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It’s rare to find a title that so totally stops you in your tracks as Frankenstein’s Monster’s Monster, Frankenstein. It feels almost aggressively unwieldy, as if daring you to waste precious seconds of your life deciphering it. But even that doesn’t prepare you for how unconventional this film really is. Everything about it screams of a project that has no right to exist, least of all on Netflix. The streaming service that popularised binge watching would be the last place you’d expect to find a 30-minute one-and-done theatre mockumentary, though I’m certainly not complaining.
The premise sees actor David Harbour, of Stranger Things and ill-advised Hellboy reboot fame, trying to learn more about his deceased father, David Harbour Junior (yes, Junior, and played by Harbour for added confusion). His investigation leads him to one of his father’s lost works, the televised play that gives the film its ludicrous title. Harbour Jr. plays Dr. Frankenstein, who must pretend to be his creation, Frankenstein’s Monster, as part of a bid to secure research funding. His young assistant, meanwhile, must pretend to be the real Dr. Frankenstein. Also, his mother is dying and his niece is there for no reason.
In the utter incompetence and needless convolution of the play, the film gets most of its best gags. Harbour and the cast are clearly having a blast as they stride confidently around the cheap sets, delivering overblown, unworkable dialogue with relish. Crucially, they maintain the lack of self-awareness essential to making failure funny. You wouldn’t laugh at The Room if Tommy Wiseau was in on the joke, would you?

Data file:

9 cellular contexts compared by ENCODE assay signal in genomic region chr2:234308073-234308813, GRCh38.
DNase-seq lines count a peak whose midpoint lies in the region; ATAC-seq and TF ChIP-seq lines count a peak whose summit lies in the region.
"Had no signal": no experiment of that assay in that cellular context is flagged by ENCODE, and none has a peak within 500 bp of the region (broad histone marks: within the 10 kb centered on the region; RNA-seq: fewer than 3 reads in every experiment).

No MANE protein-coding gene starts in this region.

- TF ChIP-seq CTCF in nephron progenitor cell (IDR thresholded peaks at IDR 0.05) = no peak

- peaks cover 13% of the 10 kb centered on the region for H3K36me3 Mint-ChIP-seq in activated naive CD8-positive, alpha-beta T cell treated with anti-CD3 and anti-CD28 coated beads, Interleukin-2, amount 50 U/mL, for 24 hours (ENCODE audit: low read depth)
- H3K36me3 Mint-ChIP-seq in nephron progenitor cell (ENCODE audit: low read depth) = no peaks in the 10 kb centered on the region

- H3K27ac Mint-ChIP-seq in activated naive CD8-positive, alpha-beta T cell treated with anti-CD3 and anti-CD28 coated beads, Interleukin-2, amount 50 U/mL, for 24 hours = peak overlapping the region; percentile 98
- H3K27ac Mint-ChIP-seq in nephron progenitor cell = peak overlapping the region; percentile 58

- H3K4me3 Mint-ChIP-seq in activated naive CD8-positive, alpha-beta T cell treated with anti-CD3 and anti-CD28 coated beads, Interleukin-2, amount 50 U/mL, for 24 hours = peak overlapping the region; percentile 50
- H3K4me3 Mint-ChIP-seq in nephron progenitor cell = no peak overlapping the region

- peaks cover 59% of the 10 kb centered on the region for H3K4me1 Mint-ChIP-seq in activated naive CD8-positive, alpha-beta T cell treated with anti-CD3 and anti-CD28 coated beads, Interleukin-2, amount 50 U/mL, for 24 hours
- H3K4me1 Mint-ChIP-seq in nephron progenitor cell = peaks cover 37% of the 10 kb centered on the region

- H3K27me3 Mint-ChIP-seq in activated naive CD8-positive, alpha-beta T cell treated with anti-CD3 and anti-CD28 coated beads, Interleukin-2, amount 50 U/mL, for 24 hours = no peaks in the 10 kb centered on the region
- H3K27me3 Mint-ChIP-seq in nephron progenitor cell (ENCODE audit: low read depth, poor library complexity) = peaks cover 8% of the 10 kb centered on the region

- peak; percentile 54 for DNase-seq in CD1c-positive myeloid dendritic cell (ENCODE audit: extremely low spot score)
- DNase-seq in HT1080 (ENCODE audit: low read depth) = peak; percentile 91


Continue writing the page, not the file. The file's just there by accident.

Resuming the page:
With multiple story layers and just a half-hour runtime, FMMF (no way was I going to keep typing that title out) flies at break-neck speed between present-day Harbour interviewing people who worked on the play and the play itself, taking pit stops at truncated comedy sketches. One of the best has Harbour Jr. in a parody of Orson Welles’ infamous drunk wine commercial, sitting at a fancy restaurant and slurring his lines over wine and steak.
Welles, or at least the idea of him, is Harbour Jr.’s most obvious influence. A classically trained actor, he pontificates about the nobility and purity of acting even as he performs in artless shlock. Because while there are many jabs at theatre and family history documentaries, the film’s true satirical target is the actor. Another sketch has Harbour Jr. appear on ‘The Actor’s Trunk’ in which he talks with deadly seriousness about using a tennis racket as a fencing mask. It’s fun stuff, even if the film never finds anything particularly clever or insightful to say about the pretentious actor archetype.
While far from perfect, FMMF is a true oddity and one of the most admirable projects I’ve seen in a long time. It hits you like an adrenaline rush, frantically shoves its ideas in your face and doesn’t so much end as take a sudden leap out the window. The fact that something like this exists feels like a subversive act and a promising sign that Netflix is opening up to new ideas of what it can be.